If you don't already have it, buy the appropriate B&S service manual. You'll need this for the head bolt tightening sequence, as well as for some service techniques.

Although you'll have to remove the engine from the tractor, I've found that the B&S head is one of the easiest to take off (compared to the car and motorcycle engines I've worked on). This is assuming you have an L-head engine. You will have to remove the sheet metal flywheel cover (which is about the only reason the engine needs to removed from the tractor), and if my memory serves me right, you should have full access to the 8 or 9 head bolts.

Remove the head bolts, and the head should lift right off the cylinder.

Cleaning the carbon off can be tricky. You don't want to scratch any of the combustion chamber, since any gouges will become hot spots during operation causing similar symptoms as the carbon. Although I have yet to find and try it, I was recently referred to a GM product call X66A, which is an aeresol carbon dissolver. The person claimed the only product he could compare it to is the military issue gun barrel deposit cleaner. I guess it just about immediately liquifies the carbon, making it as easy to clean as a grease spill.

After cleaning the head, clean the top surface of the cylinder, and the tops of the valves. If you really want to go to town, remove muffler and exhaust pipe, the carburator and intake manifold, and the valve access cover and remove both valves. Now you can clean all the carbon and deposits that have accumulated in the intake and exhaust chambers. Just be very careful to avoid damaging the valve seats. While you're here, it would be worth inspecting the valve seats and the valves for wear. Again, the service manual will illustrate how to do this. Replacing a valve at this point is not much work, just purchase the appropriate valve, and check the fit with the valve guide. If valve guide is oversized, it will have to be replaced with special tools and experience, and the valve seat will have to be replaced or reground. Replacing or regrinding a seat requires special tools, and should be done by someone with the tools and experience. Whether reusing the old valves, or replacing the valves, be sure to lap the valves to the seats. This ensures a good fitment of the valve to the seat.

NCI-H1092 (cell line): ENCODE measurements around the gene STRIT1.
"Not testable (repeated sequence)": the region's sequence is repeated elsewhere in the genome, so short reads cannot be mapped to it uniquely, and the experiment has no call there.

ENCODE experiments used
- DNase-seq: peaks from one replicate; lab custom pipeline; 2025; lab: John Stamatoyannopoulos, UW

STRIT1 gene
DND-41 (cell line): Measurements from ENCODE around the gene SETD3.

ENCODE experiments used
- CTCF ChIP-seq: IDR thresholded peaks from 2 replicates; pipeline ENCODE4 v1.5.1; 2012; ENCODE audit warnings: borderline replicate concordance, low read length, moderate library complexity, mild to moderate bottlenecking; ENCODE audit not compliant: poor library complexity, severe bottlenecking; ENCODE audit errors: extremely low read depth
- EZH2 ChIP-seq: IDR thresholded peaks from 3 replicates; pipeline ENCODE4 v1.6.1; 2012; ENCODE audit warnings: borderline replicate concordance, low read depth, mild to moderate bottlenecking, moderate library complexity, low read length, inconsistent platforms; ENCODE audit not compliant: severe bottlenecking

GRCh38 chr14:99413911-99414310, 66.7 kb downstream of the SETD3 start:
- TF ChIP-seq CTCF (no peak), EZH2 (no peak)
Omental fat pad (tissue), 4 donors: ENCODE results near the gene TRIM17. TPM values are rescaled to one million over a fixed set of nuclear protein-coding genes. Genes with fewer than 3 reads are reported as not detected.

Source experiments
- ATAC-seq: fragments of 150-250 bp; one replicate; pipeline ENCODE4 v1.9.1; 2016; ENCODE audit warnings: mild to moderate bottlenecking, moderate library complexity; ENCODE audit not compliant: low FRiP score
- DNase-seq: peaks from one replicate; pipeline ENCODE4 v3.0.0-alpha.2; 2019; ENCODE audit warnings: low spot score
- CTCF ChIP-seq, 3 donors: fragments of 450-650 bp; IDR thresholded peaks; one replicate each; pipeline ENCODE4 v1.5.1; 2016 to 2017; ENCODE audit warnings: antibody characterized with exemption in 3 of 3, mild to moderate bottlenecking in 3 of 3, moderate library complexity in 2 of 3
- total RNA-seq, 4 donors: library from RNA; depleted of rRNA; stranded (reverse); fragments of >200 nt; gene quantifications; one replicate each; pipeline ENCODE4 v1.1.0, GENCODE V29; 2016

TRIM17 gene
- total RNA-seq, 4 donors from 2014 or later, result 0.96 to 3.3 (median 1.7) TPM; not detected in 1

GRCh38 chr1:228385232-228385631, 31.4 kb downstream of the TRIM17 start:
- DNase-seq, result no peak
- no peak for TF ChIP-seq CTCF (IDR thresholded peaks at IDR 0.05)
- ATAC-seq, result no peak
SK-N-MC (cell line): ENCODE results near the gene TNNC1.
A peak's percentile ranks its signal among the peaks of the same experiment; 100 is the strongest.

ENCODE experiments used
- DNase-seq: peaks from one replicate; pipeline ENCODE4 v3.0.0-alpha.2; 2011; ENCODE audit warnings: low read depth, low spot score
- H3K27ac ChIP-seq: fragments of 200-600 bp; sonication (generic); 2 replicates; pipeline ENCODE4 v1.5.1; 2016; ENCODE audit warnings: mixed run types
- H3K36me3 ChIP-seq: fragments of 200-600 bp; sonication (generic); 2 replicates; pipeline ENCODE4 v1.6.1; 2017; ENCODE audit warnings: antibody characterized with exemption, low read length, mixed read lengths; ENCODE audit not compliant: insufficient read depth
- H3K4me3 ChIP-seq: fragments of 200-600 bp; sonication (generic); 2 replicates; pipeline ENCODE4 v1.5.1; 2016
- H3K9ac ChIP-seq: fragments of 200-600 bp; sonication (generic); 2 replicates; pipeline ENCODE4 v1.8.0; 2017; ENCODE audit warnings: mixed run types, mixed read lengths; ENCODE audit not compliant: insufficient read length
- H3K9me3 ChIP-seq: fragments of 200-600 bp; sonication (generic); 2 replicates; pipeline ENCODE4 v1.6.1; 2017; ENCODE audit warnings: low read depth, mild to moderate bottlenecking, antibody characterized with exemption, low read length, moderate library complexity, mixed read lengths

Good luck,
Greg

Share this post


Link to post
Share on other sites
tej